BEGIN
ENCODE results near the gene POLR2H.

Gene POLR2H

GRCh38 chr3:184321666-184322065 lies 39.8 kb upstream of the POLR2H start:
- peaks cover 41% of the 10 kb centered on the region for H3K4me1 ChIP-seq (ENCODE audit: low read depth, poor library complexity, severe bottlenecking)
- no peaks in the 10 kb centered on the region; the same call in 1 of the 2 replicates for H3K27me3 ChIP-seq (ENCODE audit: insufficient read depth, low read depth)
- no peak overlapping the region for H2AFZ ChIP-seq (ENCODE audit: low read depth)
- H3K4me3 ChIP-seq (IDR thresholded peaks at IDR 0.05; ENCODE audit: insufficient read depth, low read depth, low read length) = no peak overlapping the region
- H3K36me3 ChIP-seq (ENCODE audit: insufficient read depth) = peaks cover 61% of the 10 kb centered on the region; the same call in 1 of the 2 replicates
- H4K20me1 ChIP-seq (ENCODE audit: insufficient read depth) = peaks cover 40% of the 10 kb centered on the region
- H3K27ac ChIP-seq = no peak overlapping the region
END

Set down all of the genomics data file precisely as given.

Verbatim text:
ENCODE results near the gene POLR2H.

Gene POLR2H

GRCh38 chr3:184321666-184322065 lies 39.8 kb upstream of the POLR2H start:
- peaks cover 41% of the 10 kb centered on the region for H3K4me1 ChIP-seq (ENCODE audit: low read depth, poor library complexity, severe bottlenecking)
- no peaks in the 10 kb centered on the region; the same call in 1 of the 2 replicates for H3K27me3 ChIP-seq (ENCODE audit: insufficient read depth, low read depth)
- no peak overlapping the region for H2AFZ ChIP-seq (ENCODE audit: low read depth)
- H3K4me3 ChIP-seq (IDR thresholded peaks at IDR 0.05; ENCODE audit: insufficient read depth, low read depth, low read length) = no peak overlapping the region
- H3K36me3 ChIP-seq (ENCODE audit: insufficient read depth) = peaks cover 61% of the 10 kb centered on the region; the same call in 1 of the 2 replicates
- H4K20me1 ChIP-seq (ENCODE audit: insufficient read depth) = peaks cover 40% of the 10 kb centered on the region
- H3K27ac ChIP-seq = no peak overlapping the region